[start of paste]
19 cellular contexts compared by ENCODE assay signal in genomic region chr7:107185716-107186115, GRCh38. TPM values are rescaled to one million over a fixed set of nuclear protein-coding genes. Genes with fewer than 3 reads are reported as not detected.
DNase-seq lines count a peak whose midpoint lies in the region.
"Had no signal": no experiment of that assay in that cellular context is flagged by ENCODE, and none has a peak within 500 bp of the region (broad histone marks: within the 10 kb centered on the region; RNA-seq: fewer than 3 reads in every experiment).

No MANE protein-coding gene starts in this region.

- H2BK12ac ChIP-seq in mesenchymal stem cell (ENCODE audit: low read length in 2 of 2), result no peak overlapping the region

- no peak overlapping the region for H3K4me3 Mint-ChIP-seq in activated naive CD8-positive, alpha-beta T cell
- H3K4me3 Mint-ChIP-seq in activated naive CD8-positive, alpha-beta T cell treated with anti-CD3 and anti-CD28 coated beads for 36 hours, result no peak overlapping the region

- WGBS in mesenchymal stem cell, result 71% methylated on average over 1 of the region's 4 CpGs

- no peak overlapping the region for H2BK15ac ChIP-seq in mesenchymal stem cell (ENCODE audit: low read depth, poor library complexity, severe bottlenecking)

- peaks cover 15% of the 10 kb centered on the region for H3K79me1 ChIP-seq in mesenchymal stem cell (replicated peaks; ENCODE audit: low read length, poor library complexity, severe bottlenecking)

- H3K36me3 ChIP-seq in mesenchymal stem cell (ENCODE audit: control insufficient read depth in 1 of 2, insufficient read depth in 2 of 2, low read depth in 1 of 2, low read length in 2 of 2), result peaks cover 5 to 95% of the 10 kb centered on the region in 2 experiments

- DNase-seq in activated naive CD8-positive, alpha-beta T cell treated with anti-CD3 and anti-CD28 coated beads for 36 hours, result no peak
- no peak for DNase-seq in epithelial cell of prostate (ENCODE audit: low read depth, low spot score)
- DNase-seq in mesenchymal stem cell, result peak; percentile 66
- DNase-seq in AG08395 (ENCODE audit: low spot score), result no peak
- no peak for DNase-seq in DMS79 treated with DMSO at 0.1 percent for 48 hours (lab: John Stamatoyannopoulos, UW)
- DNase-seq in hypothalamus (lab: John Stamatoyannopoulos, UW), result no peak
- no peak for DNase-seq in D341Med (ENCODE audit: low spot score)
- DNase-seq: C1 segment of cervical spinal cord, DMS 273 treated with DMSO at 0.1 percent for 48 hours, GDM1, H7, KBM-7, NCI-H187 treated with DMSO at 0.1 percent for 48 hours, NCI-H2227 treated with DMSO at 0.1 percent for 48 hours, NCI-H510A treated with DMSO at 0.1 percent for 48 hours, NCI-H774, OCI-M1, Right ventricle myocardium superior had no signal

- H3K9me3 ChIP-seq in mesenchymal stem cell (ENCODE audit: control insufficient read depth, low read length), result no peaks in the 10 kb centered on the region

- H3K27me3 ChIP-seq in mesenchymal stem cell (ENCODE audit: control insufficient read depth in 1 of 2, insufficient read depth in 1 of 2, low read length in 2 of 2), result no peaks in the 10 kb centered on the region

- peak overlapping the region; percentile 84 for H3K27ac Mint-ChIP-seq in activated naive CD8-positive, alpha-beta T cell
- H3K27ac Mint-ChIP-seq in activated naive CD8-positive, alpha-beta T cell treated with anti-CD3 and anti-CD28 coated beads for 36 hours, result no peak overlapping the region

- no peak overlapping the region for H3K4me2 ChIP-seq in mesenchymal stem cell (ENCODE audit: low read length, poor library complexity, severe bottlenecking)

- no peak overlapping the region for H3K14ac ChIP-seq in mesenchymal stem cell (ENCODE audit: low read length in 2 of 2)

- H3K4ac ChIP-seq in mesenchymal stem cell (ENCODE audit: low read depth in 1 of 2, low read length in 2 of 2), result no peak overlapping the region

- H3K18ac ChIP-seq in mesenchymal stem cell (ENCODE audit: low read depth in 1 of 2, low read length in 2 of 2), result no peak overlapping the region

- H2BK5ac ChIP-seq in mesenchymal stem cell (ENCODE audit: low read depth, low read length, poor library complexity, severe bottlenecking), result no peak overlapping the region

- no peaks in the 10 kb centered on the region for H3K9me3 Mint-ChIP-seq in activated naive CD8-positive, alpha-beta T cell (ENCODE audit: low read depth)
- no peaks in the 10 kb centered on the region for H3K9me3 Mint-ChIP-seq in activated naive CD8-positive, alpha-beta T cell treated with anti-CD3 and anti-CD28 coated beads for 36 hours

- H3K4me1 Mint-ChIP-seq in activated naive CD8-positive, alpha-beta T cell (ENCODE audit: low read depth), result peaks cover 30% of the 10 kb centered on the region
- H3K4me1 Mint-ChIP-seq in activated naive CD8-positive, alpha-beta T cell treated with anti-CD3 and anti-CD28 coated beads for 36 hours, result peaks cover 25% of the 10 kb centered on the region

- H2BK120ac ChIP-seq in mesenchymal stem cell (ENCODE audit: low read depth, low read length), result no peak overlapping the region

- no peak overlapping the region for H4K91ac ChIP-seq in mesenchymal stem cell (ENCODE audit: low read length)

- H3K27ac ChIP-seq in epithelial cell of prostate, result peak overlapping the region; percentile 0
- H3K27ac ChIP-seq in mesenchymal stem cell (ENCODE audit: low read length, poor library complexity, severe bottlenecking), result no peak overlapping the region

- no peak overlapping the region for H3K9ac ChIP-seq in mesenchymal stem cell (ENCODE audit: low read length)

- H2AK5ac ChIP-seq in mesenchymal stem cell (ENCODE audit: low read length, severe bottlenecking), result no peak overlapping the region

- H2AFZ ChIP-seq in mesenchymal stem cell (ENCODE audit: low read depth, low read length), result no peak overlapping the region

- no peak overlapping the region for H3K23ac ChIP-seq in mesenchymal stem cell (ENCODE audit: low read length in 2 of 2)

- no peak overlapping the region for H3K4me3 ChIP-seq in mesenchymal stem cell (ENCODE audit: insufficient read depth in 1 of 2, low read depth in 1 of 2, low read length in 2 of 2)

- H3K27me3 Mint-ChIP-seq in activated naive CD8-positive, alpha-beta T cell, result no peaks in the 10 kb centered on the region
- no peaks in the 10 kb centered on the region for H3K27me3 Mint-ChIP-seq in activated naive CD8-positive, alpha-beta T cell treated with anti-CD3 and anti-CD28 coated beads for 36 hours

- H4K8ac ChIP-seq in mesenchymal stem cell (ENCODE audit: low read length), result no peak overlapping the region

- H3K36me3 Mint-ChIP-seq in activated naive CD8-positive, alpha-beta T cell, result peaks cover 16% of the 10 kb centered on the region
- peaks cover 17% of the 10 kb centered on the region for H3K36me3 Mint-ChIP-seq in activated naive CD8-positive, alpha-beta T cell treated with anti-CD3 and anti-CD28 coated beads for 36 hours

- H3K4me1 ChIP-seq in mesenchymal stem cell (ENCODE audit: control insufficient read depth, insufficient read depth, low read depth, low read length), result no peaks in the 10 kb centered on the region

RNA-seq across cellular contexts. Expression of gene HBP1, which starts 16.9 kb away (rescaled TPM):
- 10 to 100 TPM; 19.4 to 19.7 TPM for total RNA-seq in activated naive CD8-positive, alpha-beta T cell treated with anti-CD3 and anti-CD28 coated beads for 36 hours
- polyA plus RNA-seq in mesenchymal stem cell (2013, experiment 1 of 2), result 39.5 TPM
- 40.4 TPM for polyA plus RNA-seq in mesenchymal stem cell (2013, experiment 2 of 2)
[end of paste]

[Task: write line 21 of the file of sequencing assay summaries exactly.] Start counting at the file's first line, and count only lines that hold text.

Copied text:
- H3K27me3 ChIP-seq in mesenchymal stem cell (ENCODE audit: control insufficient read depth in 1 of 2, insufficient read depth in 1 of 2, low read length in 2 of 2), result no peaks in the 10 kb centered on the region